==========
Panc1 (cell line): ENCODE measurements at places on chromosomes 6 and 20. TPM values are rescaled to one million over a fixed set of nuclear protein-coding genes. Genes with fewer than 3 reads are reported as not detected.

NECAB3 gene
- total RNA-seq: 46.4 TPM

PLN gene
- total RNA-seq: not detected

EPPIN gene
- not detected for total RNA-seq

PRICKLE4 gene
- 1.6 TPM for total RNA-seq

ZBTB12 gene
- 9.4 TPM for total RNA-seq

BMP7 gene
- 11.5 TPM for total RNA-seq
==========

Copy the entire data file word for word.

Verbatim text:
Panc1 (cell line): ENCODE measurements at places on chromosomes 6 and 20. TPM values are rescaled to one million over a fixed set of nuclear protein-coding genes. Genes with fewer than 3 reads are reported as not detected.

NECAB3 gene
- total RNA-seq: 46.4 TPM

PLN gene
- total RNA-seq: not detected

EPPIN gene
- not detected for total RNA-seq

PRICKLE4 gene
- 1.6 TPM for total RNA-seq

ZBTB12 gene
- 9.4 TPM for total RNA-seq

BMP7 gene
- 11.5 TPM for total RNA-seq